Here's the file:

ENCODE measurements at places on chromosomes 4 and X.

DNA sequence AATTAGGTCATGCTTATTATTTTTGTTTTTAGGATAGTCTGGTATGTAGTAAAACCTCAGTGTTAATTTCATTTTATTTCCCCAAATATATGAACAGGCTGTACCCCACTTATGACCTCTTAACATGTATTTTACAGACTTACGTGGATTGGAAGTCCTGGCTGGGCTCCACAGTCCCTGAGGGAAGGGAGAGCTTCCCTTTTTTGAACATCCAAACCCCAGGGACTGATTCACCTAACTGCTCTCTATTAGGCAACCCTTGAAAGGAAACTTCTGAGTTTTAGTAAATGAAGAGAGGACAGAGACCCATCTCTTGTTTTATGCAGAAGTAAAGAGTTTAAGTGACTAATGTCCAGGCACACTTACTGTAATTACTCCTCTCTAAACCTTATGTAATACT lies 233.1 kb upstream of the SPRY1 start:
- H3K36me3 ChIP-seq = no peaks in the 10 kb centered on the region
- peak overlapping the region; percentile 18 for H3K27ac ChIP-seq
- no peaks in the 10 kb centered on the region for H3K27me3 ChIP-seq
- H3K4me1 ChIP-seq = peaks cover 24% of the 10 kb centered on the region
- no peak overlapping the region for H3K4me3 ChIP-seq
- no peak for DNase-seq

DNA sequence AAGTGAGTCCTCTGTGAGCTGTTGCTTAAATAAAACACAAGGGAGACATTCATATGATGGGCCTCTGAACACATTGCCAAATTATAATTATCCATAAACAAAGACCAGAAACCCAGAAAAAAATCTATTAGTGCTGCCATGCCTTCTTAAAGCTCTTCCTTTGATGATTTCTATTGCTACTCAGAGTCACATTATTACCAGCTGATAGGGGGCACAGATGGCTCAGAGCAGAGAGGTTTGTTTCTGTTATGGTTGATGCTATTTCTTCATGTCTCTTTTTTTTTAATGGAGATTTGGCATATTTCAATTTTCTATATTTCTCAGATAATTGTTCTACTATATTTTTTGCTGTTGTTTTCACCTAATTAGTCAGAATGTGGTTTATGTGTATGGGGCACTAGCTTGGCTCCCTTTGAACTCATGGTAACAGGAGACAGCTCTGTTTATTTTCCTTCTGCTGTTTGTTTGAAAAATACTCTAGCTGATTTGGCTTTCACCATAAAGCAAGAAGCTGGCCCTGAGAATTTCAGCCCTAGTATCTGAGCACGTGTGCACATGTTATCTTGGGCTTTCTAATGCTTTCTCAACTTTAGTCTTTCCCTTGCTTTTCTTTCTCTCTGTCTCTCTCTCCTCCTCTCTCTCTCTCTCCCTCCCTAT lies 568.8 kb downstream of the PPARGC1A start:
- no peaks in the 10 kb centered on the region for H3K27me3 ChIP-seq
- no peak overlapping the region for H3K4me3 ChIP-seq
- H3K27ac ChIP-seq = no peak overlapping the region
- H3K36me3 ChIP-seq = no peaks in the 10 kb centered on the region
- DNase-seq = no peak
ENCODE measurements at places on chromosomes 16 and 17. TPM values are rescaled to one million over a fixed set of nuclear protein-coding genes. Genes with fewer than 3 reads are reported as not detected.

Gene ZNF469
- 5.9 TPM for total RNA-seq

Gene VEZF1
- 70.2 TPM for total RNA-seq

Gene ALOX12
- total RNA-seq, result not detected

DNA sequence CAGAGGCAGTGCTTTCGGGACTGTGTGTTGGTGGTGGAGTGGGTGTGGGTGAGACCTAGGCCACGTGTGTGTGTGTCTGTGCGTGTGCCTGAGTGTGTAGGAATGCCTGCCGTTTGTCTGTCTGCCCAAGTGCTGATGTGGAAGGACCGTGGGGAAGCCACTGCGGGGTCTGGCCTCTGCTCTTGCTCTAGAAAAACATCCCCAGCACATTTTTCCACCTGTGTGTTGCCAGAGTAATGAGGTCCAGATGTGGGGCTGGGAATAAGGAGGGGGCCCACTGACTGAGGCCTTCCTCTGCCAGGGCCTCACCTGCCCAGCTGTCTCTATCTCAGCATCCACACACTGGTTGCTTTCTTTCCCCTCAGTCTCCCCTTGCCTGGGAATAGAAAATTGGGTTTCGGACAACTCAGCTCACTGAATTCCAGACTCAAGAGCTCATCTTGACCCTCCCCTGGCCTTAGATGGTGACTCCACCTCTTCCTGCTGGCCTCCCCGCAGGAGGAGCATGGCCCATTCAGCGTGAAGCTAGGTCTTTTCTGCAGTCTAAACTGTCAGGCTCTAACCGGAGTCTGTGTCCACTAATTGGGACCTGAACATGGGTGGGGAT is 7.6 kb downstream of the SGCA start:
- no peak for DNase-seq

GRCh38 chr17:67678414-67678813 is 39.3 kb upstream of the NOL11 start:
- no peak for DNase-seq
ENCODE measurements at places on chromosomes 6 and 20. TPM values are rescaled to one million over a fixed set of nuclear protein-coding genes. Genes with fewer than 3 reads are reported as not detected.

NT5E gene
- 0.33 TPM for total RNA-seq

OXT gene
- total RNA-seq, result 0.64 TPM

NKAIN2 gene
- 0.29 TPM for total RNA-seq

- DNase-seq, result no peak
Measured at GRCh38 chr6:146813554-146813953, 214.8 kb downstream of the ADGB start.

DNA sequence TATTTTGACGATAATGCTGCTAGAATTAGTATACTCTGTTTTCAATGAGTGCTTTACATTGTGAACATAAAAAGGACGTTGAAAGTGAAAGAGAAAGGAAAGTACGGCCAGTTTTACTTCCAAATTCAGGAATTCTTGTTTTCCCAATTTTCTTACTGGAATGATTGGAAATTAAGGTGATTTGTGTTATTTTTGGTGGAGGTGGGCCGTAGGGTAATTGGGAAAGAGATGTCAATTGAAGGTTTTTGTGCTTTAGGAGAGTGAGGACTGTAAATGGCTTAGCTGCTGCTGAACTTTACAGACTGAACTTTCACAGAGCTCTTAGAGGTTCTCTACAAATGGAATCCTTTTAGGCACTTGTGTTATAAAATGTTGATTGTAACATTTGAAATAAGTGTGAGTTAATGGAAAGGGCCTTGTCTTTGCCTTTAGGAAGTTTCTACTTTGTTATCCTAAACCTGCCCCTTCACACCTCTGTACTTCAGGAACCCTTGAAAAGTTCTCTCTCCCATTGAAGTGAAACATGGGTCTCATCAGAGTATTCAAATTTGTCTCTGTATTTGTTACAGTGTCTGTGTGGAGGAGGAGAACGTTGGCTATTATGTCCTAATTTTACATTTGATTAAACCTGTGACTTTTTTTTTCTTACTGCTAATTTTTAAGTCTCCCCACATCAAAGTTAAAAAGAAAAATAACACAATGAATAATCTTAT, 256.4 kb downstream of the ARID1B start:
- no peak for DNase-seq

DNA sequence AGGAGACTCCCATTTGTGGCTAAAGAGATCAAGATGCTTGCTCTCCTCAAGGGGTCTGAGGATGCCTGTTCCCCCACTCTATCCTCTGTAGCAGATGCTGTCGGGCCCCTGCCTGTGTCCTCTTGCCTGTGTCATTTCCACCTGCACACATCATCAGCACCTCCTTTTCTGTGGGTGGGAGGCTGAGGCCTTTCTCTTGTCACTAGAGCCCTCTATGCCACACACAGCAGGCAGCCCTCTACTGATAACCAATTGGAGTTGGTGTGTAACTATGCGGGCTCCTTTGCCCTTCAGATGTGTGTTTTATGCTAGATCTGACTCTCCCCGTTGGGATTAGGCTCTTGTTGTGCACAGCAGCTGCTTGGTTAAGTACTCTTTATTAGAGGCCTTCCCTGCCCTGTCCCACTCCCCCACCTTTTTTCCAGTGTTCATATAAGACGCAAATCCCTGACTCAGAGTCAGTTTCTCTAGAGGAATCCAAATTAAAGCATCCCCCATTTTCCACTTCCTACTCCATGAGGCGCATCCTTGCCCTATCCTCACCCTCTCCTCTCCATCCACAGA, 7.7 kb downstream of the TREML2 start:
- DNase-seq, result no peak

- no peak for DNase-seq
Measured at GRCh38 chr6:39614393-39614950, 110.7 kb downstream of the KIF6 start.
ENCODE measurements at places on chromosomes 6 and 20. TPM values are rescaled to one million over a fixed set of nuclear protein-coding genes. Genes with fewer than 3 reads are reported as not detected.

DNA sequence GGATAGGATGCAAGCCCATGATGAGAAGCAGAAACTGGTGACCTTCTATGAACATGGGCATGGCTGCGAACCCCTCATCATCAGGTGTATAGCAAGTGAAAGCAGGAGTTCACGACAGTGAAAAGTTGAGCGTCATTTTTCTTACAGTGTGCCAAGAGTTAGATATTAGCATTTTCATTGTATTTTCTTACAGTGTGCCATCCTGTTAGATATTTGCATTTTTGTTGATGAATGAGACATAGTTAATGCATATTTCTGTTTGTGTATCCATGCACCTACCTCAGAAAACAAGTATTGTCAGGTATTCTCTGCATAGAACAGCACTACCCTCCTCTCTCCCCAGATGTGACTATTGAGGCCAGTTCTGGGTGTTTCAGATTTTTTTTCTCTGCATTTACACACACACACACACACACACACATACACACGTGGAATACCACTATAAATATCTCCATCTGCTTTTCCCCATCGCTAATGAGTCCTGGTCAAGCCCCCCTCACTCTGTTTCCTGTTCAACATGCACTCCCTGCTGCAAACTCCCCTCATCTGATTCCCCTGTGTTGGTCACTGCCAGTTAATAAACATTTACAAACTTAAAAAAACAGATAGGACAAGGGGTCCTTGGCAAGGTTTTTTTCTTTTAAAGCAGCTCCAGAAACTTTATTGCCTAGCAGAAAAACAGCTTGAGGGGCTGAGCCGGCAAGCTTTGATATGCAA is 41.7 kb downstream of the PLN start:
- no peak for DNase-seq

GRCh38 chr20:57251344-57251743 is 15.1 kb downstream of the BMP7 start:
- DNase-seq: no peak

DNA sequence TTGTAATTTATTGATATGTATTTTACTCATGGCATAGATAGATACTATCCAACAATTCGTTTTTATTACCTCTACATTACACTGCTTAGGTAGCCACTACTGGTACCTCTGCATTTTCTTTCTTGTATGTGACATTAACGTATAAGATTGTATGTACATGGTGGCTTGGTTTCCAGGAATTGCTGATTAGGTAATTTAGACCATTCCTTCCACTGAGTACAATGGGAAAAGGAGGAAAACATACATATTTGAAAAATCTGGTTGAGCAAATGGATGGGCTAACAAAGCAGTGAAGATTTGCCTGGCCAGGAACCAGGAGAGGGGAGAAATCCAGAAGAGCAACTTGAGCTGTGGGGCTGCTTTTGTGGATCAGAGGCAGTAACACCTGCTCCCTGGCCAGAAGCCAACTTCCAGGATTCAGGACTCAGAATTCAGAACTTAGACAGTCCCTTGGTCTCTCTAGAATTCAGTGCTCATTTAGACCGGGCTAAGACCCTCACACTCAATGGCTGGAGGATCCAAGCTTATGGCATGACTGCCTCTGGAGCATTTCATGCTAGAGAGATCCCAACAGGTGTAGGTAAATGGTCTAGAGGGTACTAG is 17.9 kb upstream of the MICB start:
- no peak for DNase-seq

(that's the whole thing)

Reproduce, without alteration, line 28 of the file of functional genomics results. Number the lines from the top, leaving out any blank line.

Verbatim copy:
- 0.33 TPM for total RNA-seq